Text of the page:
Letters to the Editor

Voice of the People - December 9, 2008

Parade schedules are awkward

I would like suggest to the committees who plans the parades to change the times and days. Not just the Christmas parade but the Come-See-Me parade also. My family moved to Rock Hill from Charlotte 20 years ago. We loved the small-town feel after being in Charlotte for so many years. The community events were just a few of the things we remarked about to all our friends.

Now, we can comment but can't get anyone to come to certain events, like the parades, because the inconvenience of the times and days. The Christmas parade, when we first came to town, was on Saturday mornings around 11 a.m. going down Oakland Avenue, a perfect location going into downtown to show off the historic district and the renovated Main Street. But you can't see the true beauty of our buildings at night nor the people in the parades. Sure the Christmas lights look nice all lit up but that is all we can say about that.

The Come-See-Me parade is on Thursday nights. Terrible idea! It used to be held on a Sunday afternoons on Cherry Road. That may not have been the best location, but you got tons of folks who attended and participated.

The attendance over the past couple of years for both parades has been down a good bit due to the fact that everyone is still trying to get home from work in Charlotte and, most of the time, they have kids who want but can't attend. Please give us all a break. Rethink the days and times for the Come-See-Me parade and next year's Christmas parade. You might be surprised what a little change will do with attendance and participation. The Rock Hill community will thank you.

Melissa Neely

Rock Hill

Hate can be all consuming

Wayne Clark noted in his recent letter to The Herald that Sen. Lindsey Graham said, "If North Carolina went to Obama, he would drown himself ... Do you know when and where this event will take place?"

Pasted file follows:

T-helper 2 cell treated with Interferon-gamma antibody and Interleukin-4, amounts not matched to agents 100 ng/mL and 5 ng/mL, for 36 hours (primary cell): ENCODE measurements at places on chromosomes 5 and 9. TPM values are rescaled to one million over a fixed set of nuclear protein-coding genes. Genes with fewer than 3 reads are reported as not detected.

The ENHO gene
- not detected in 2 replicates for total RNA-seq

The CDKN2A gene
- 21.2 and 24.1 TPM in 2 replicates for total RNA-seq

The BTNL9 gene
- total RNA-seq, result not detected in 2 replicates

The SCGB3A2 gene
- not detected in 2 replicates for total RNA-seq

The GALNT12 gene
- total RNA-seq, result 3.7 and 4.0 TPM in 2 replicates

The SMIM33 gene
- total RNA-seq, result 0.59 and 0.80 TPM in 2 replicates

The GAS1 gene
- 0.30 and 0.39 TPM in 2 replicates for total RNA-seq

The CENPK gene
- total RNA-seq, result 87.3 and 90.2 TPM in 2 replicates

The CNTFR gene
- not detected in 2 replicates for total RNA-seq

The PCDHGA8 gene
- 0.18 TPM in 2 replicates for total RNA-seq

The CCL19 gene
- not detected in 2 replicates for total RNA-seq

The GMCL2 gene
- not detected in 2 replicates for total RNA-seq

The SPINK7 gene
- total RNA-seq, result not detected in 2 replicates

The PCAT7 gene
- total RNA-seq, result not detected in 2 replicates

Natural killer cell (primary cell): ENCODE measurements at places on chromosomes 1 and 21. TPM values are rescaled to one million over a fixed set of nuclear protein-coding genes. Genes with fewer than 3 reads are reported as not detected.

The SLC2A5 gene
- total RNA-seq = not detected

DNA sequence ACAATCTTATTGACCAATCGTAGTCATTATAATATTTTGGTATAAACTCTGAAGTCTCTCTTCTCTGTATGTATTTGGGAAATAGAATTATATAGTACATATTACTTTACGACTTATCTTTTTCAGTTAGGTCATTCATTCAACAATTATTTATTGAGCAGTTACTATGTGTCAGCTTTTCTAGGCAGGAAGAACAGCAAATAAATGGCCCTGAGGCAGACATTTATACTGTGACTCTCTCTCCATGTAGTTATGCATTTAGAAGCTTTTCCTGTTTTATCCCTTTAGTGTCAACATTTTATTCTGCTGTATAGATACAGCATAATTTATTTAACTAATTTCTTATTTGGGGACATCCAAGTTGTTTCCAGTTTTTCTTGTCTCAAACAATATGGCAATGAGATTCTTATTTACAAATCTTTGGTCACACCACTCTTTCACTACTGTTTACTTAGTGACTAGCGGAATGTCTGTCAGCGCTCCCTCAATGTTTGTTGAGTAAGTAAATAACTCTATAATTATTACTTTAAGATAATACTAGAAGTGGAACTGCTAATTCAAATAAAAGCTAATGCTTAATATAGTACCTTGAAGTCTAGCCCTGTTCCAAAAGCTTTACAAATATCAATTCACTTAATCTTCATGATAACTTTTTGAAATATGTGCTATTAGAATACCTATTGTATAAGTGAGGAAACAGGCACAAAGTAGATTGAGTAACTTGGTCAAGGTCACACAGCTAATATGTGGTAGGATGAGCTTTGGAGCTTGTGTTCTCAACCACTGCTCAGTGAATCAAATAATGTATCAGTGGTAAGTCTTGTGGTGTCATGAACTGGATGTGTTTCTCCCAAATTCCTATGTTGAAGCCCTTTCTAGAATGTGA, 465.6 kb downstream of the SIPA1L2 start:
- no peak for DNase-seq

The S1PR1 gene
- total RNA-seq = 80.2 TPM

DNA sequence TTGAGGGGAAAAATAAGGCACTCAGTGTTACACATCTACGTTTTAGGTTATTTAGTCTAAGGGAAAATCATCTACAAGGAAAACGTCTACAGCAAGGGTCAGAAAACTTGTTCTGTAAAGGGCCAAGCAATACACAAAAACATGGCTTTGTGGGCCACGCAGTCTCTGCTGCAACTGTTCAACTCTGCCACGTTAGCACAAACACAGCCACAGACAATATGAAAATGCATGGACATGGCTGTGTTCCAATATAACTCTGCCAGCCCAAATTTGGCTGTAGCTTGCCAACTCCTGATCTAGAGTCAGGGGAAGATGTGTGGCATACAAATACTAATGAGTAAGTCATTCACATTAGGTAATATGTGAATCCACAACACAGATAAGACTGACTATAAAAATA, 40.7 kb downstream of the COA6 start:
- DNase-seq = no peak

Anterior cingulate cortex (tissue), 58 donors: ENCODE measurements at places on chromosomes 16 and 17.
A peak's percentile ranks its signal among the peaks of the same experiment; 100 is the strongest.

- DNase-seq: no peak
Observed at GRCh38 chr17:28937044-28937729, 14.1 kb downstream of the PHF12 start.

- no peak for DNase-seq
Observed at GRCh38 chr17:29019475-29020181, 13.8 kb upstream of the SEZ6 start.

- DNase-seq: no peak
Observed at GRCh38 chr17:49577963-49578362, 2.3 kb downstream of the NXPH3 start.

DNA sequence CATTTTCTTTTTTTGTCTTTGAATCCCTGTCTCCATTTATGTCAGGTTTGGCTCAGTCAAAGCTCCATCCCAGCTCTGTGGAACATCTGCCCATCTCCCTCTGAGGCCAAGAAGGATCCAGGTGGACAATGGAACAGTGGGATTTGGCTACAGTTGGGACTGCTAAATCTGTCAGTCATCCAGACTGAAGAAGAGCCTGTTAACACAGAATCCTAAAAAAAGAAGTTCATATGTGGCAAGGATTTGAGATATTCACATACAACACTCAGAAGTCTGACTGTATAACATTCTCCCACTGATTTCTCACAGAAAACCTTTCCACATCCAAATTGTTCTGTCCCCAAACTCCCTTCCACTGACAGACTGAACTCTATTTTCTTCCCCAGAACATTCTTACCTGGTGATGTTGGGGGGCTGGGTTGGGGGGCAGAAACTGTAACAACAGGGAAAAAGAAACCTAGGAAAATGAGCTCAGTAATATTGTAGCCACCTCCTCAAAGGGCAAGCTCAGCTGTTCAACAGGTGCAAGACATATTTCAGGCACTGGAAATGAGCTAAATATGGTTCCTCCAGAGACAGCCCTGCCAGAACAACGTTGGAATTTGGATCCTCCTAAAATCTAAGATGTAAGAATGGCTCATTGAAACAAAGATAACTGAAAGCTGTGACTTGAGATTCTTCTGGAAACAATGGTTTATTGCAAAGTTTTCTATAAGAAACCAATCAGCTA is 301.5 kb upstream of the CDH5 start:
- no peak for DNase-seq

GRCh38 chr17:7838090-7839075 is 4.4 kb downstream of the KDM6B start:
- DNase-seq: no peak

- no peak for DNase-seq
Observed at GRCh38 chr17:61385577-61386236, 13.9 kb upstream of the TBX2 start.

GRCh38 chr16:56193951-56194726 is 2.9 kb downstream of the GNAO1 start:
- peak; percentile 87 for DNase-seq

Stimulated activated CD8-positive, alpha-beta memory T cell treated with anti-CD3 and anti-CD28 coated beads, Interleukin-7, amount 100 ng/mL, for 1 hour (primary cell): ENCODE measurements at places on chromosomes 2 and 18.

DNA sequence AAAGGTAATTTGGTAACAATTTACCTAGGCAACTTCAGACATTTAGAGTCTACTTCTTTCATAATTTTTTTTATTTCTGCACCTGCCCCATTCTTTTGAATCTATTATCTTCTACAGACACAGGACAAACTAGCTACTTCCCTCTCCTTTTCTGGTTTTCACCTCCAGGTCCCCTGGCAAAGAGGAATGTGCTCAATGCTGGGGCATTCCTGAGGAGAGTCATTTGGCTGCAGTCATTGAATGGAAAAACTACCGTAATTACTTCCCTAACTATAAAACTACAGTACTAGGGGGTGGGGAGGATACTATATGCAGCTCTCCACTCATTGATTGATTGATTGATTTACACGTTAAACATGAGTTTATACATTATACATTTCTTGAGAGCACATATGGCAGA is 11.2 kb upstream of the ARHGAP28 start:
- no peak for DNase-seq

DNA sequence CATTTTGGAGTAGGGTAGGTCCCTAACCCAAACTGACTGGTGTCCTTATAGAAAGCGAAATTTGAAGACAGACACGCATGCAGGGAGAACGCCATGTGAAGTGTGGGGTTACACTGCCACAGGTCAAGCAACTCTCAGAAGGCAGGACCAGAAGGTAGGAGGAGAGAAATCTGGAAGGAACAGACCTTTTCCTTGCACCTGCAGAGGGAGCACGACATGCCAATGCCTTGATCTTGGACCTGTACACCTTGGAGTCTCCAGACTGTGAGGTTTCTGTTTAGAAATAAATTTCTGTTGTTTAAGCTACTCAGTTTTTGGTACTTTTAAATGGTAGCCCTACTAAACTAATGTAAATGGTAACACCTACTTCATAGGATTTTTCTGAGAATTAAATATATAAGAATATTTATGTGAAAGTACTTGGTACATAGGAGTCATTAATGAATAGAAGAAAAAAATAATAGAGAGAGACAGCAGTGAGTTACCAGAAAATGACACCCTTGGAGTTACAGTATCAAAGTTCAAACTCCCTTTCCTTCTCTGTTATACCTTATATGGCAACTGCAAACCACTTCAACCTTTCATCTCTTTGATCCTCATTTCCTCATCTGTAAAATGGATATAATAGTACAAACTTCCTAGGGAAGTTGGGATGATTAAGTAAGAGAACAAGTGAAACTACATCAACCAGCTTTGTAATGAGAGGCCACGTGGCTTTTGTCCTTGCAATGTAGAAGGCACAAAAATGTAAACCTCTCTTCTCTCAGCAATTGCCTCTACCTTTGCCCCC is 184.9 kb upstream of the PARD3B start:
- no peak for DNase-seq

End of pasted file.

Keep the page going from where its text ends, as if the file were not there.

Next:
Tcch, tcch! I'm sure that if the senator made any such remark, it was indeed made in jest. However, whomever/whatever divisive force(s) initiated and promoted the acidulous "hate campaign" against President George Bush and his administration ... well, to draw on Richard Nixon's famous remark, after January, they won't have George Bush to kick around anymore.

Regardless of who may be elected president, we have only one hired-help helmsman steering our Ship of State at a time! Hate is such an all-consuming disease ... for the hater!

The United States of America is not broken nor will it ever be, so long as we, the people, stand steadfastly united in our common cause of freedom!

Lou Page

Rock Hill

Nation can only move forward

On Nov. 4, 2008, I awoke early in the morning to get in line for the election of our 44th president of the United States. Later that night, I waited in front of my television, my fingers crossed in anticipation of the history our country was about to make: Barack Obama, our first African-American president.

I recently came across an article titled, "Racists react to Obama victory." It saddened me to read about the acts of hatred against our newly elected president because of one simple factor: the color of his skin.

The article stated different cases of racism against Obama. In some cases, individuals have been arrested for actually plotting to assassinate Obama. In another case, two teenage guys were wearing Obama T-shirts with red crosses painted across his face. The most sickening case was of a school bus carrying elementary school students chanting, "Assassinate Obama!"

America needs to wake up. Our president is black! His wife and children are black, and these things are not going to change. Our country has been on a downward spiral for years now. I do not think the fact that our president is African-American can make it any worse. This is a big change for the United States, but maybe it is the change our country needs. It is going to take some time but our country can only move forward.

Tamara Heyward

Rock Hill

Budget cuts could hurt Winthrop

I'm writing to bring up an issue for local college students: the Winthrop University budget cuts. I've been looking at the letters and comments published over the past few weeks, and to my surprise, I haven't seen many mentions of these recent cuts.